will be given in: preparing spreadsheets, database applications and
producing professional presentations. The Technical Services Engineer is
someone with the ability to receive and transfer technical information and
communicate at all levels.
Mechanical Maintenance involves working on various types of
mechanical equipment, which typically includes pumps, conveyors, gearboxes,
drives and linkage systems to name but a few. Skilled engineers are
responsible for fault finding these systems, dismantling the equipment to
component level and replacing items, reassembly and testing the system to
confirm correct operation. This work often takes place on-site as well as
in a workshop environment. The Maintenance Engineer is someone with the
ability to react to any given situation and apply a rational train of
thought in a hazardous industrial environment.
- Security System Installation and Servicing
Security Systems comprises of installation and servicing of
security, emergency and fire systems. Typically this will include intruder,
closed circuit television (CCTV), access control, and fire systems in
domestic, commercial, industrial, and public premises, along with routine
maintenance across the Bristol and Bath area. Due to the varied nature of
these sectors the ability to adapt to different situations and customer
requirements would be an advantage.
Fabrication involves the process of taking materials in their basic
form and using various power tools, equipment and process operations to
produce assemblies and sub-assemblies to customer specification. These
operations include the use of cutting, guillotining, oxy-acetylene,
drilling, tapping, bending and folding equipment. The completed assemblies
may then be joined together by nuts, bolts and/or rivets. The welding
process is the alternative form of joining materials or metals.
Welding is a thermal joining operation that through the use of an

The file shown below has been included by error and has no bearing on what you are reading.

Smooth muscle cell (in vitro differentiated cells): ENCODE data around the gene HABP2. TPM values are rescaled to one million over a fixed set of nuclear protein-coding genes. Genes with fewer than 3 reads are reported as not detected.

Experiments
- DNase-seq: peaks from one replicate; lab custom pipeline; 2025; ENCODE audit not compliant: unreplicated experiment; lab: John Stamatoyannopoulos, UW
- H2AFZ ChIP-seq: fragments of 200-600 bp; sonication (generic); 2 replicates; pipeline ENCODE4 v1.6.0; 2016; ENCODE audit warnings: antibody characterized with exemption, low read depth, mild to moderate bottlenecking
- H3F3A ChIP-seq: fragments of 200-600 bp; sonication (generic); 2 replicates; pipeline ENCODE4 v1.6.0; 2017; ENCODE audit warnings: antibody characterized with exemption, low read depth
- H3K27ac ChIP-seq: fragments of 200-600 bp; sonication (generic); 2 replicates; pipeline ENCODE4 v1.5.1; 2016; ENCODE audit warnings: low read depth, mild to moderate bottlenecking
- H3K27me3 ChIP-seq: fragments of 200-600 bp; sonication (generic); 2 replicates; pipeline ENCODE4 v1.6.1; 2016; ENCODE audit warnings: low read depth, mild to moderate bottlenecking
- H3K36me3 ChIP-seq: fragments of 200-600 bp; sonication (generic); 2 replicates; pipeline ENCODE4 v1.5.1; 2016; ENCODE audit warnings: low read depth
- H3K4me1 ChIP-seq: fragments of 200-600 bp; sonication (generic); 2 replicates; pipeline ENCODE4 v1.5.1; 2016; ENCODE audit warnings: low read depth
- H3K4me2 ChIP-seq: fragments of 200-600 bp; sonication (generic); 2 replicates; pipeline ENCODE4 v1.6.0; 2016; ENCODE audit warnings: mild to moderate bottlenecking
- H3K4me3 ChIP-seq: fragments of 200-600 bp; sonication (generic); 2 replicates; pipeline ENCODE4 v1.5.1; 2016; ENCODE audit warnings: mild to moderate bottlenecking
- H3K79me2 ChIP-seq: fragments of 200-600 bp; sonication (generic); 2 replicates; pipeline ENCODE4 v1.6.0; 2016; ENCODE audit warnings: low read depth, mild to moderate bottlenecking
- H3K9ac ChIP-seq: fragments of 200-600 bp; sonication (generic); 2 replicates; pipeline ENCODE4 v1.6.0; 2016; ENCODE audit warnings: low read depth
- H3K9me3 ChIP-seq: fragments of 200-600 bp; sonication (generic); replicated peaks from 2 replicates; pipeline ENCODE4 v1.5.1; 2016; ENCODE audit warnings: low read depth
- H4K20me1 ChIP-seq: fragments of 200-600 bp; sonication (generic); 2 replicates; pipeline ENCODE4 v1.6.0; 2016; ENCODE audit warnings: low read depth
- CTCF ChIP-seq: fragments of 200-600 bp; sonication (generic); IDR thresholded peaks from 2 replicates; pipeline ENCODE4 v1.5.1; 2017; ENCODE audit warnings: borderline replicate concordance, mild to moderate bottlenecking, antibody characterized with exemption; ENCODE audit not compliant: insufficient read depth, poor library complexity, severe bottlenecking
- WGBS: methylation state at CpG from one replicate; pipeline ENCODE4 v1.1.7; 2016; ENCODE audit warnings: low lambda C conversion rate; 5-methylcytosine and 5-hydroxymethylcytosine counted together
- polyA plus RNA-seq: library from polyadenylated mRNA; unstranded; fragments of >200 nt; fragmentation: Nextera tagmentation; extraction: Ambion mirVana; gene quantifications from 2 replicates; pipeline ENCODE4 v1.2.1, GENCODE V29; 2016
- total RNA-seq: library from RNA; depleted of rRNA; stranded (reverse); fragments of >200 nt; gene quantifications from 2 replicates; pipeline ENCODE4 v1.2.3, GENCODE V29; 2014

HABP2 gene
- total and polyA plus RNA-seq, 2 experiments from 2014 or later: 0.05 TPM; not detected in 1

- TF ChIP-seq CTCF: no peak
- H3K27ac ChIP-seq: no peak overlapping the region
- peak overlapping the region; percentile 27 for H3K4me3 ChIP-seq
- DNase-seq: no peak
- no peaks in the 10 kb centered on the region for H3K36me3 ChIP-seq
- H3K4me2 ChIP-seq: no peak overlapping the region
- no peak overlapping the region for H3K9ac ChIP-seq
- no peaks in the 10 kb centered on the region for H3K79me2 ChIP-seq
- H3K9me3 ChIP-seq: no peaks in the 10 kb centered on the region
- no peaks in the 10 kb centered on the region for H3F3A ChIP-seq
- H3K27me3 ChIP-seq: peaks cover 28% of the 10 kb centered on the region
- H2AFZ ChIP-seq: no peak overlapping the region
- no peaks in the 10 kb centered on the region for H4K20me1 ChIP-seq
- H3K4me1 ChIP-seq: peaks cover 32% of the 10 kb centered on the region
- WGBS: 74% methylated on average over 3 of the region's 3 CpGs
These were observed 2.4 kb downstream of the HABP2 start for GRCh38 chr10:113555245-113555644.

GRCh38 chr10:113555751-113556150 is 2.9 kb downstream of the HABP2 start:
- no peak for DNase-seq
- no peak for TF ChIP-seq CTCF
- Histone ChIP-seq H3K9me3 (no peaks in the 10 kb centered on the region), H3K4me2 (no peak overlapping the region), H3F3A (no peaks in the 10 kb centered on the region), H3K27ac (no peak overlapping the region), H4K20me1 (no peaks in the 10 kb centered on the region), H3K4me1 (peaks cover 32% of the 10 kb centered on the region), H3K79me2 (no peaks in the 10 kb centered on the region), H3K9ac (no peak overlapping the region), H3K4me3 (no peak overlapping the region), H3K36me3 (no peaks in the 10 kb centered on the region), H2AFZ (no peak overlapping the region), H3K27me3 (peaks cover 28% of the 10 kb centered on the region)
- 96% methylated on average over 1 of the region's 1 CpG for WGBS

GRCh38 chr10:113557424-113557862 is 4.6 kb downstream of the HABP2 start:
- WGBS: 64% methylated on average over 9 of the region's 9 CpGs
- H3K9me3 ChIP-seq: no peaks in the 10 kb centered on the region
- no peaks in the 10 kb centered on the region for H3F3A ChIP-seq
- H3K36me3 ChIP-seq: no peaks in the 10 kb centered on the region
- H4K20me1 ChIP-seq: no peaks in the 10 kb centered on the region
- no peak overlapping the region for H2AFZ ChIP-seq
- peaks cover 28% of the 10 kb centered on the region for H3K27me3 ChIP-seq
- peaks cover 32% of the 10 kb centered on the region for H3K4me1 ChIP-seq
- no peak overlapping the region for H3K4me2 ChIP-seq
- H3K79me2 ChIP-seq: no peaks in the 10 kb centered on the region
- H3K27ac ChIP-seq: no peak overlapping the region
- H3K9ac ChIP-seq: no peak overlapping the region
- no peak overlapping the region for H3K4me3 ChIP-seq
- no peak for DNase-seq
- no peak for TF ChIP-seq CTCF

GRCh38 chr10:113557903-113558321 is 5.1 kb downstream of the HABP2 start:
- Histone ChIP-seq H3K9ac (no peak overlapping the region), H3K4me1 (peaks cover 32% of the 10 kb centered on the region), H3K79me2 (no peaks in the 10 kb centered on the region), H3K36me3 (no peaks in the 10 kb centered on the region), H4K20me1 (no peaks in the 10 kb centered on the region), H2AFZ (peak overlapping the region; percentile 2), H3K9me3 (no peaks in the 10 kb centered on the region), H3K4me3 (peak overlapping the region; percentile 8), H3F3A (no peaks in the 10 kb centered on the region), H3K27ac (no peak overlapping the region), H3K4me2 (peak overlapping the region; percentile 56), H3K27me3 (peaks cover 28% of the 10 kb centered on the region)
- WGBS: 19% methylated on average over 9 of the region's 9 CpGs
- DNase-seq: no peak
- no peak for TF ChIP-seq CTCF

electric arc and molten metal process fuses two metals together. Materials range from various
carbon steels to stainless steels, titanium and aluminium. The appropriate
welding process itself would be selected according to the type and
thickness of the materials to be joined together.
- General Fitting and Assembly
- Installation and Commissioning
- Multi-skilled Maintenance
- Service and Repair
All training programmes are nationally accredited
- Apprenticeship Placements
To check whether we have any current job placements available for apprentices,
please click here.
- Why choose to do an Apprenticeship?
An Apprenticeship lets you work with an
employer whilst completing your course. So you get the best
of both worlds - a chance to earn money whilst gaining an
industry recognised qualification.
An Assessor will support you throughout
your training. You will attend a local training centre on a
day release and your training can be adapted to suit you and
your employer. A typical Engineering apprenticeship takes between
18 and 42 months to complete.
If you don't have the qualifications,
experience or confidence to do an Apprenticeship straight
away you can do a
programme. at our Dean Street site in Bristol.
You will work towards nationally
recognised qualifications. We offer continuous support and
advice throughout your training and an opportunity for
excellent career progression.
To find out more call 0845 338 6060 and
ask for the Training Helpline or fill in our online